Scrumban 101 What is Scrumban — A beginners guide

What is Scrumban

Scrumban is the combination of the Agile methodologies of Scrum and Kanban. Since project managers are always looking for ways to do things more efficiently, they created this hybrid system that gives project managers the flexibility to adapt stakeholder and production needs through a more visual approach. Scrumban emerged to meet the needs of teams who wanted to minimize the batching of work and adopt a pull-based system. It is a highly versatile project management system that works for both development and maintenance projects.

To better understand Scrumban, let’s dive into the two methodologies from which it derives.

What is Scrum?

Scrum project management was originally designed to help teams move quickly and respond to emerging requirements. It’s particularly helpful in frequently changing environments as it allows teams to iterate in fixed-length development cycles called sprints, usually lasting around 2 weeks or 14 days.

Scrum teams are designed to be small, cross-functional, and self-organizing. This helps them split work into increments and prioritize tasks based on the effort needed to complete. On a Scrum team, a product owner usually selects the work to be done on each sprint, and then the team completes it during that allotted time.

What is Kanban?

Kanban project management is a visual process flow that has its roots in manufacturing. All work items are visualized on cards on a board that represents process stages. These boards manage the collective work of the team. They also prevent overburdened teams by limiting the amount of work a team can do at any given time through WIP (work in progress) limits.

Kanban project management

Kanban teams practice a continuous flow approach focused on planning, working, reviewing, and measuring the results. The main measurement is lead time, the average time from when work is requested to when it is finished.

How are Scrum and Kanban similar?

Team structure: Both Scrum and Kanban focus heavily on self-managed teams. Developers can direct their own work using the business objectives as guidelines for what to achieve. Both approaches promote autonomy and respect for people to allow them to do their best work.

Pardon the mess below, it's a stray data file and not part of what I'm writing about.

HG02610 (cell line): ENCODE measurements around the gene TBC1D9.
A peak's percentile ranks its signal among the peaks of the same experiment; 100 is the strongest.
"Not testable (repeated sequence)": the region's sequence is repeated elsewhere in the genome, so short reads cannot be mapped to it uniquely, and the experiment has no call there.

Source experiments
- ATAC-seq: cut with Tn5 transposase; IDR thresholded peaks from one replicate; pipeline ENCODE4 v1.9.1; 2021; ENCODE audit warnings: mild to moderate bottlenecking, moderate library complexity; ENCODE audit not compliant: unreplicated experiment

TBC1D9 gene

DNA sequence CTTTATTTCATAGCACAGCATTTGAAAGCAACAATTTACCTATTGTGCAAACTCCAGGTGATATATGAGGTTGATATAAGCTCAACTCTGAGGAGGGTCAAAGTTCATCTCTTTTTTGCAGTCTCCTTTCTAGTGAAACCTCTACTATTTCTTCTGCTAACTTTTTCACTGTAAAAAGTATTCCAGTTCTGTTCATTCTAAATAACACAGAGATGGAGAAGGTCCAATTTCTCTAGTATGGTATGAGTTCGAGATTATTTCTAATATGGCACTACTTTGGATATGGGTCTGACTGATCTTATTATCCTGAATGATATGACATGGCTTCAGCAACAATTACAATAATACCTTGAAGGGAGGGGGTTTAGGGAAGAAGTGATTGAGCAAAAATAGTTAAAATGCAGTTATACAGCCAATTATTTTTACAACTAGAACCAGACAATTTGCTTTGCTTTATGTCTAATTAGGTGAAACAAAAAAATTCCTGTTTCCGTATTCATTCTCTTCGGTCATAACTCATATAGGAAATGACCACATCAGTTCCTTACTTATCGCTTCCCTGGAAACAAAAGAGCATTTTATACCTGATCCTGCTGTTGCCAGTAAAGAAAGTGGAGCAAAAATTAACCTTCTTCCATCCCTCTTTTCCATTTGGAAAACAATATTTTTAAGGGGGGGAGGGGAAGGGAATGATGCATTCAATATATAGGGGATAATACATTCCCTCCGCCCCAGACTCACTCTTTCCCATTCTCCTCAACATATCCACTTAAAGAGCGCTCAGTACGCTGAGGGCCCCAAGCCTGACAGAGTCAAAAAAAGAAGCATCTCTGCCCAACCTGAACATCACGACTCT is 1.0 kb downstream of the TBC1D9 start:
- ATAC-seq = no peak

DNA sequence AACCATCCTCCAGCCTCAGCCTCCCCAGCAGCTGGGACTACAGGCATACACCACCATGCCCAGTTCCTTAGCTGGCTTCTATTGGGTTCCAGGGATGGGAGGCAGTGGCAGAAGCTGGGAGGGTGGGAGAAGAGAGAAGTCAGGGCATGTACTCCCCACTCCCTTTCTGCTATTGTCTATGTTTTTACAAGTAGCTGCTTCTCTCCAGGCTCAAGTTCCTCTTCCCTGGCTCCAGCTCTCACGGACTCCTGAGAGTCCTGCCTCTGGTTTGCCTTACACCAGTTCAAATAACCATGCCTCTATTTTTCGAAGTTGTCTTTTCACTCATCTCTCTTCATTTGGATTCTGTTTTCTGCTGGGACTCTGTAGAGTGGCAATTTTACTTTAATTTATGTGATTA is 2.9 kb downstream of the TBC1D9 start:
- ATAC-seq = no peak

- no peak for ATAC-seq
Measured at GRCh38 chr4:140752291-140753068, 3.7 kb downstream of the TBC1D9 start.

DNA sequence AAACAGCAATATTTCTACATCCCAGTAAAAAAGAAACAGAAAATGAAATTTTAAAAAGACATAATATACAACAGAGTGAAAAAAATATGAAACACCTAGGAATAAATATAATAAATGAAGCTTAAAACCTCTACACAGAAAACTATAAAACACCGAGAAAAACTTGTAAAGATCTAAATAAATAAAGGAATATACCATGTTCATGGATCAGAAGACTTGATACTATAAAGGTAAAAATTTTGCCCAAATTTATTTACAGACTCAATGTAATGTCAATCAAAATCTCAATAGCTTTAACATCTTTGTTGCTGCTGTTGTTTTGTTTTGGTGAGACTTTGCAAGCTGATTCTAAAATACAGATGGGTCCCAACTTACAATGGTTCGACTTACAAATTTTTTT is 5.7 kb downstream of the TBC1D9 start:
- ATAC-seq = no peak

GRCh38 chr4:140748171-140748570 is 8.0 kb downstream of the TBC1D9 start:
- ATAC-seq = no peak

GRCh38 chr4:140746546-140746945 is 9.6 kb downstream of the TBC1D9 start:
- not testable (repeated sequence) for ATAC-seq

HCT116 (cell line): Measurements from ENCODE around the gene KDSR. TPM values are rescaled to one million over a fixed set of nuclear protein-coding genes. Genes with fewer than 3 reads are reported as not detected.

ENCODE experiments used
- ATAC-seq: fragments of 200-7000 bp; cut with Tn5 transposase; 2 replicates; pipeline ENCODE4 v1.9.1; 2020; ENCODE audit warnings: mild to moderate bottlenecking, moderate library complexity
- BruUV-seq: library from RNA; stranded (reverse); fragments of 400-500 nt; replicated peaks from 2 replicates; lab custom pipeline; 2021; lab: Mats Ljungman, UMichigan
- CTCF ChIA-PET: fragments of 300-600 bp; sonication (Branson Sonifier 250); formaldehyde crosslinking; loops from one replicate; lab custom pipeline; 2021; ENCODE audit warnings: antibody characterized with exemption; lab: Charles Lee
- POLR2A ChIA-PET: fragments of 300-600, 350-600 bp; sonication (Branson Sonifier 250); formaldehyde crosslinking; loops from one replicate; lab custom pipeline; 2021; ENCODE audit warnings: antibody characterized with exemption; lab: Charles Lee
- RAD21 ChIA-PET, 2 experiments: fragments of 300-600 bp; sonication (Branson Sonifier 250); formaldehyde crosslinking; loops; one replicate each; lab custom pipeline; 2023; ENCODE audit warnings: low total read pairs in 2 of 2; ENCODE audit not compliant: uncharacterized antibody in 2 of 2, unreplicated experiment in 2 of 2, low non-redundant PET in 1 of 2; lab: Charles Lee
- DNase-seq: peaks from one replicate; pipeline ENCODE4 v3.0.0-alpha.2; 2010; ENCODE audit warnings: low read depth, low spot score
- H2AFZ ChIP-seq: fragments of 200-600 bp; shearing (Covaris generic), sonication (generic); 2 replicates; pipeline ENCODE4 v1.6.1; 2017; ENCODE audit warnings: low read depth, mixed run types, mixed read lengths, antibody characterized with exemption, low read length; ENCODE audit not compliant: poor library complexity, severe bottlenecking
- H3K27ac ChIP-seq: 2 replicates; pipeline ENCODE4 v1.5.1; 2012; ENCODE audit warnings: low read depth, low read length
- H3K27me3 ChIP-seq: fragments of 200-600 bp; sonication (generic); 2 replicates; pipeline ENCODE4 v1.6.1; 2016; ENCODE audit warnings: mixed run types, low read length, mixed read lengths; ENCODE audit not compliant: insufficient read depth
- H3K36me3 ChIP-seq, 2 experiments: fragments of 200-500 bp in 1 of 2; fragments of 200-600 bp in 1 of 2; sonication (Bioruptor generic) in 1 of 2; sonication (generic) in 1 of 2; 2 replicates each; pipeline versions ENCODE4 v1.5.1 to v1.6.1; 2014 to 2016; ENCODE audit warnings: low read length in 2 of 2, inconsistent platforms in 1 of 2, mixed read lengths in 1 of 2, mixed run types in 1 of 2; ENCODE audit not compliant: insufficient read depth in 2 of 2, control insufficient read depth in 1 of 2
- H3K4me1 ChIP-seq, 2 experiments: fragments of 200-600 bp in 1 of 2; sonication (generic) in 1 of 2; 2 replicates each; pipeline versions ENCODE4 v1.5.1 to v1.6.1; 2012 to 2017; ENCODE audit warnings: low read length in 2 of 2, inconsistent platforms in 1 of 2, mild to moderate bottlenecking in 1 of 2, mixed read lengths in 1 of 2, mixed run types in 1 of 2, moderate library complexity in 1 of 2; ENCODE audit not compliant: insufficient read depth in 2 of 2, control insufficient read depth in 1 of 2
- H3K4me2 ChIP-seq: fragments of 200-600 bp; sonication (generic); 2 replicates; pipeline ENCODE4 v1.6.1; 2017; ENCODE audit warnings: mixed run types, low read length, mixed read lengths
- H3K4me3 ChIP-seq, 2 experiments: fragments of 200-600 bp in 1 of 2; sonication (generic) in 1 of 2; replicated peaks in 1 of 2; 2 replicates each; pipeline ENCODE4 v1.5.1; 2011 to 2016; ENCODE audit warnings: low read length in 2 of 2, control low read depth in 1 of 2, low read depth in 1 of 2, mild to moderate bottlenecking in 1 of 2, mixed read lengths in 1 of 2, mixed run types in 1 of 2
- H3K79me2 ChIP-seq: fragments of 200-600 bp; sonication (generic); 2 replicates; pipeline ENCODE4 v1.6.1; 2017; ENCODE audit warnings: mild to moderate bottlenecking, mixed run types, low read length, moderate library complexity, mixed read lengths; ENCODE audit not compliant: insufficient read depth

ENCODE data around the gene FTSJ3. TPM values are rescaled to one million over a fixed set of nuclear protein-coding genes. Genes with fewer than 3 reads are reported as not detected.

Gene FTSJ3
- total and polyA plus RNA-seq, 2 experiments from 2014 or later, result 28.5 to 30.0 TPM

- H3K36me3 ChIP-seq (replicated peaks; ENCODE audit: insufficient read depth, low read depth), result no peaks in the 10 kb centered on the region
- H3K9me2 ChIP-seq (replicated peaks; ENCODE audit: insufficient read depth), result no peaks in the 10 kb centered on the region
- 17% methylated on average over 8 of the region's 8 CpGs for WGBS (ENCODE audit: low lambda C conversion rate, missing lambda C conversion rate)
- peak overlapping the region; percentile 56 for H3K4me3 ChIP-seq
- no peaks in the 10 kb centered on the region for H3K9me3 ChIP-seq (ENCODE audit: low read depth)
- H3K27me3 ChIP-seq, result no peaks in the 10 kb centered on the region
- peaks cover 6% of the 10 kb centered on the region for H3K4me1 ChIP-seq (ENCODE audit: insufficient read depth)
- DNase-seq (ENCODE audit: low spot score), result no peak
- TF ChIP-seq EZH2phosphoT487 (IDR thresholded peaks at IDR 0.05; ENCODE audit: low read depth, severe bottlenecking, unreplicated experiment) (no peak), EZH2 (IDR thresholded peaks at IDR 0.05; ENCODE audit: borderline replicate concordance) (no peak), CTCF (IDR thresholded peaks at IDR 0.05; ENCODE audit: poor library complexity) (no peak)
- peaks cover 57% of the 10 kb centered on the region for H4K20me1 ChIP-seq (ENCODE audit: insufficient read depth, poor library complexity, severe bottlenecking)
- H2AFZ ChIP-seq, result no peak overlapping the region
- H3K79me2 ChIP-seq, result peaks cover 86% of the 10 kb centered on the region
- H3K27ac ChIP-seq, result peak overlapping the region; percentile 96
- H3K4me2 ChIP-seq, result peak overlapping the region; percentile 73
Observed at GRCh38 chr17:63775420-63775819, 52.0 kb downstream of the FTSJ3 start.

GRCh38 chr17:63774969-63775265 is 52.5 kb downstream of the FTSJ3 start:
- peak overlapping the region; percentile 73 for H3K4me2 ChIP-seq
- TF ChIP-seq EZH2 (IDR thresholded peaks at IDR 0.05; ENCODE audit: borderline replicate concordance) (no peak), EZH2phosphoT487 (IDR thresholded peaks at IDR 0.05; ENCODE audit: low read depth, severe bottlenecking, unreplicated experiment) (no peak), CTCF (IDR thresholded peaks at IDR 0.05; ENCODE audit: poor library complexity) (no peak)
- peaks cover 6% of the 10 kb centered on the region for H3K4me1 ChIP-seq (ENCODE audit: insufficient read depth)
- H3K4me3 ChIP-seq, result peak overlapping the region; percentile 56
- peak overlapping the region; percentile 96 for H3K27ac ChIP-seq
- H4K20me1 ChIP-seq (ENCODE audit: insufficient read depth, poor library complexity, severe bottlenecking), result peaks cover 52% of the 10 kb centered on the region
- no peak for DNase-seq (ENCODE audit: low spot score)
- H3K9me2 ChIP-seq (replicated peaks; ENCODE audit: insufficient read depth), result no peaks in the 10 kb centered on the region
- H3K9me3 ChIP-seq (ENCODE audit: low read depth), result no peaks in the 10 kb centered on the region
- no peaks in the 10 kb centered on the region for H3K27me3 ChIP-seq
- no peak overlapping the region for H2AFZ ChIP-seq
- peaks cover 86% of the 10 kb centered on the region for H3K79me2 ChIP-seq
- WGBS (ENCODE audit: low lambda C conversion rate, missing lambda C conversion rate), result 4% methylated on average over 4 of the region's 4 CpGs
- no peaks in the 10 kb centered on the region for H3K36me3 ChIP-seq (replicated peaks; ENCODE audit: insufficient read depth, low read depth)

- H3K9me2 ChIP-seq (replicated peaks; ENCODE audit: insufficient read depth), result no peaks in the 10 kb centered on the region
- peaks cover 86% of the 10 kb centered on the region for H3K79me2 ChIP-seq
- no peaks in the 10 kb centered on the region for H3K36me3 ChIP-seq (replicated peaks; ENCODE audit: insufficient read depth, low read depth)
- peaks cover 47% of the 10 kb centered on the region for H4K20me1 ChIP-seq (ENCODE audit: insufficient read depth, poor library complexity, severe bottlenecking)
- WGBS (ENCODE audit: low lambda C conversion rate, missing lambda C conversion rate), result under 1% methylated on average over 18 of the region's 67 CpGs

Work packages: Scrum and Kanban prioritize well-defined user stories to be accomplished and delivered separately. In Scrum, teams define their own workloads based on task complexity and sprint time. Kanban limits the number of items a team is working on at any given time to prevent overload. They have a ‘rabbit and hare’ approach to workloads: Scrum measures team productivity based on the amount of time needed to complete tasks, while Kanban has a more slow and steady approach based on continuous WIP and story limits.

Board structure: Kanban boards are split into columns and swimlanes. Each column represents a workflow stage, and swimlanes differentiate different types of activities. A normal Kanban board would have three sections to show the state of a team’s tasks: To Do, In Progress, and Done.

Scrum boards also contain horizontal and vertical swimlanes that track task progress and committed stories during a sprint. A normal Scrum board would have several more columns: Stories, To Do, In Progress, Testing, and Done. Team members can move their tasks as necessary.

What is Scrumban?

Scrumban combines the structure of Scrum with the flow-based processes of Kanban. This provides teams with the flexibility to adapt and change to stakeholder and production requirements without overloading themselves. Scrumban can also be used as a pathway from Scrum to Kanban and incorporate Kanban’s concept of continuous improvement without completely leaving the Scrum framework.

Scrumban implements the following concepts from Scrum & Kanban:

example of scrumban dashboard

Scrum:

  • Planning iterations at regular intervals, to be synced with reviews and retros
  • Decide the amount of work to pull into a sprint based on complexity and sprint length
  • On-demand prioritization to provide the team with the most logical thing to work on next
  • Provide analysis before starting development to define ‘Ready’ state
  • Use ‘Ready’ queue to organize tasks

Kanban: The addition of Kanban techniques brings process improvement, visualization, and value metrics to the Scrumban process.

  • A pull system and continuous workflow: Teams can pull items into ‘Doing’ as capacity increases
  • WIP limits explicitly state how many items can be in progress at any time
  • The flexibility of individual roles on the team
  • Short lead times to emphasize timely planning and analysis
  • Process buffers and flow diagrams to diagnose process weaknesses and areas of improvement
  • Use process buffers and flow diagrams to expose process weaknesses and identify opportunities for improvement
  • Emphasize cycle time predictability
  • Use policies to make process step transitions clearer

Utilizing Swimlanes

Swimlanes organize the lifecycle of the task into columns across from the phases of each groups of tasks in rows. The swimlane intersection makes is easy to visualize the status of a task and the relative phase that it belongs to.

Swimlane view also allows for tasks to be redistributed across both statuses and phases (in the example of Nifty, these phases are called “Milestones”) in a single action. This might occur when a shift in priorities moves a feature into a new sprint, be it an earlier or later release.

In summary, Scrumban is an effective and efficient solution for teams who appreciate the structure of Scrum with the flexibility of a flow-based method such as Kanban. It’s also perfect for teams who are transitioning from Scrum to Kanban as it provides a nice mid-way point between the two. Many teams use Scrumban and Swimlane view as a transition point between a less mature and more mature Agile project management practice.